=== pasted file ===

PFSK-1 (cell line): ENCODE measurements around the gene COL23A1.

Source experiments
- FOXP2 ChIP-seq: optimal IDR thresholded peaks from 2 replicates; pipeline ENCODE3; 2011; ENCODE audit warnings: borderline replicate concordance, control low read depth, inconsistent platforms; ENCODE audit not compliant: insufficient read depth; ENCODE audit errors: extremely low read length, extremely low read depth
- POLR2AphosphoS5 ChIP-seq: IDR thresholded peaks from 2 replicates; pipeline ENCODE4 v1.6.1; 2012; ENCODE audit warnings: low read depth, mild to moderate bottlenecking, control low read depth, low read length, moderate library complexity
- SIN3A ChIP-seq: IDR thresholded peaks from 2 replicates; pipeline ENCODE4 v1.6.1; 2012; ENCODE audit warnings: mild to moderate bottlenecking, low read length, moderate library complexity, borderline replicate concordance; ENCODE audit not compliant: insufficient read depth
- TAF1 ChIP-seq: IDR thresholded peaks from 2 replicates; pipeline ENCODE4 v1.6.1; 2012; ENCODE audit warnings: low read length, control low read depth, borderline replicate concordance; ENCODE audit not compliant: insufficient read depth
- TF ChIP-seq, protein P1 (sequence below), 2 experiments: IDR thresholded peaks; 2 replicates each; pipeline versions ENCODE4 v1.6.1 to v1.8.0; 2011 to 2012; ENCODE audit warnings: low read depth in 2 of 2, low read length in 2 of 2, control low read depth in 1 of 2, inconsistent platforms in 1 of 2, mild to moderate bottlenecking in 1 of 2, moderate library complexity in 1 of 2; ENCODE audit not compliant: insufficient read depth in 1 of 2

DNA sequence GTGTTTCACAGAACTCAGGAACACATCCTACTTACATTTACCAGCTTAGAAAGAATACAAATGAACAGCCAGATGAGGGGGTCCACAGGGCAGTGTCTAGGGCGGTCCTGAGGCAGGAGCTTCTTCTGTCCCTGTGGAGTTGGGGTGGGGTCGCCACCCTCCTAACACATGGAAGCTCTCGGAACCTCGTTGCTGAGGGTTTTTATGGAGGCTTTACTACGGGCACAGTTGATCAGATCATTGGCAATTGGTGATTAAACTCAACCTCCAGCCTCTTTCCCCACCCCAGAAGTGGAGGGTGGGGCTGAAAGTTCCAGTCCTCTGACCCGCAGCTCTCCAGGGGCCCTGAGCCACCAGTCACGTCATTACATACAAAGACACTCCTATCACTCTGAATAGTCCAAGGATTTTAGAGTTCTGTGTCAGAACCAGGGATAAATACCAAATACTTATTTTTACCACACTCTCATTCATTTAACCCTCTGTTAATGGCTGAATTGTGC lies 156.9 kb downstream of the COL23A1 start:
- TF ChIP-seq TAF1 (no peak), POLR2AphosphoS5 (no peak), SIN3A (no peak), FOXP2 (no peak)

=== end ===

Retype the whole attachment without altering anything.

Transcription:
PFSK-1 (cell line): ENCODE measurements around the gene COL23A1.

Source experiments
- FOXP2 ChIP-seq: optimal IDR thresholded peaks from 2 replicates; pipeline ENCODE3; 2011; ENCODE audit warnings: borderline replicate concordance, control low read depth, inconsistent platforms; ENCODE audit not compliant: insufficient read depth; ENCODE audit errors: extremely low read length, extremely low read depth
- POLR2AphosphoS5 ChIP-seq: IDR thresholded peaks from 2 replicates; pipeline ENCODE4 v1.6.1; 2012; ENCODE audit warnings: low read depth, mild to moderate bottlenecking, control low read depth, low read length, moderate library complexity
- SIN3A ChIP-seq: IDR thresholded peaks from 2 replicates; pipeline ENCODE4 v1.6.1; 2012; ENCODE audit warnings: mild to moderate bottlenecking, low read length, moderate library complexity, borderline replicate concordance; ENCODE audit not compliant: insufficient read depth
- TAF1 ChIP-seq: IDR thresholded peaks from 2 replicates; pipeline ENCODE4 v1.6.1; 2012; ENCODE audit warnings: low read length, control low read depth, borderline replicate concordance; ENCODE audit not compliant: insufficient read depth
- TF ChIP-seq, protein P1 (sequence below), 2 experiments: IDR thresholded peaks; 2 replicates each; pipeline versions ENCODE4 v1.6.1 to v1.8.0; 2011 to 2012; ENCODE audit warnings: low read depth in 2 of 2, low read length in 2 of 2, control low read depth in 1 of 2, inconsistent platforms in 1 of 2, mild to moderate bottlenecking in 1 of 2, moderate library complexity in 1 of 2; ENCODE audit not compliant: insufficient read depth in 1 of 2

DNA sequence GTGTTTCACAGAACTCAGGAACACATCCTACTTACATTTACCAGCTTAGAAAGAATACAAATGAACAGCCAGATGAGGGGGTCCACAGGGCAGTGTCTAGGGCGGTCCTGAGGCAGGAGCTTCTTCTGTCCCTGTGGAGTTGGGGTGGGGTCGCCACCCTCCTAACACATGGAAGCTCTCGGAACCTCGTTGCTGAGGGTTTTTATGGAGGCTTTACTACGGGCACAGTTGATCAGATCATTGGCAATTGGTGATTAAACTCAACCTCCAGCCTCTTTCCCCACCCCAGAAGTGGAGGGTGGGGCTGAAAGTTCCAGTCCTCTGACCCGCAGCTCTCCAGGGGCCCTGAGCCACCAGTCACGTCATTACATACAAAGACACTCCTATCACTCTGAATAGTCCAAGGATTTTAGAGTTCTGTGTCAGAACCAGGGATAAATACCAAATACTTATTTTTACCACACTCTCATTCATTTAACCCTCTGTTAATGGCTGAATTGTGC lies 156.9 kb downstream of the COL23A1 start:
- TF ChIP-seq TAF1 (no peak), POLR2AphosphoS5 (no peak), SIN3A (no peak), FOXP2 (no peak)